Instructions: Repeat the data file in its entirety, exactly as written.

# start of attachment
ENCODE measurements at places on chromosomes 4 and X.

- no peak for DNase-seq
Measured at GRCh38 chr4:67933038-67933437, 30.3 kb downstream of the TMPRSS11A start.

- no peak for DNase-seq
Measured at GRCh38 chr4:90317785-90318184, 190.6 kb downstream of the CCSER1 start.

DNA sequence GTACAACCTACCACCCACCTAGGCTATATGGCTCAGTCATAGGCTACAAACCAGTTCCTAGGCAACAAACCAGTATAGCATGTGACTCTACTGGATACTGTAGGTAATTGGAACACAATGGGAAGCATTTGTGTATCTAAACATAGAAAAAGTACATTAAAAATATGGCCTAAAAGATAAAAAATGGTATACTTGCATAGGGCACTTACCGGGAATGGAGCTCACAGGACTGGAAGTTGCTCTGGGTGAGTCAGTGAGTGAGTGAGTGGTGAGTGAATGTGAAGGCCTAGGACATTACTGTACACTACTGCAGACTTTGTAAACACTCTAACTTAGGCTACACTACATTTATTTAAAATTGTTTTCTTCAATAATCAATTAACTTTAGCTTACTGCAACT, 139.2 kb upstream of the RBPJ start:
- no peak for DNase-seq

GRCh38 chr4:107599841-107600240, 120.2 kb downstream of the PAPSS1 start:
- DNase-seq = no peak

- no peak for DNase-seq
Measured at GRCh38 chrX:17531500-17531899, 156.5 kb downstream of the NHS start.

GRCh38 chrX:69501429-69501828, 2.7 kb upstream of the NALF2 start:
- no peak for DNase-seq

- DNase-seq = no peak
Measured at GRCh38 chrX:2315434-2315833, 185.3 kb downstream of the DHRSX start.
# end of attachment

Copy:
ENCODE measurements at places on chromosomes 4 and X.

- no peak for DNase-seq
Measured at GRCh38 chr4:67933038-67933437, 30.3 kb downstream of the TMPRSS11A start.

- no peak for DNase-seq
Measured at GRCh38 chr4:90317785-90318184, 190.6 kb downstream of the CCSER1 start.

DNA sequence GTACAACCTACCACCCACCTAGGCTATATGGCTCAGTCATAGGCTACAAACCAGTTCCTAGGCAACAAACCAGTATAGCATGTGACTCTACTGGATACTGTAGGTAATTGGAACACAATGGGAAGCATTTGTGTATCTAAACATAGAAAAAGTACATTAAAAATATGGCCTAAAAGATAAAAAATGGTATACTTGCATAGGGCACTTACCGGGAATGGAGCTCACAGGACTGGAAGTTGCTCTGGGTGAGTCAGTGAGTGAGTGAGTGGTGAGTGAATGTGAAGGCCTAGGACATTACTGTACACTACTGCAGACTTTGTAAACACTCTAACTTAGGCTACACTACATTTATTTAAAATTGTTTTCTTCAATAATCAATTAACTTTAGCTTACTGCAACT, 139.2 kb upstream of the RBPJ start:
- no peak for DNase-seq

GRCh38 chr4:107599841-107600240, 120.2 kb downstream of the PAPSS1 start:
- DNase-seq = no peak

- no peak for DNase-seq
Measured at GRCh38 chrX:17531500-17531899, 156.5 kb downstream of the NHS start.

GRCh38 chrX:69501429-69501828, 2.7 kb upstream of the NALF2 start:
- no peak for DNase-seq

- DNase-seq = no peak
Measured at GRCh38 chrX:2315434-2315833, 185.3 kb downstream of the DHRSX start.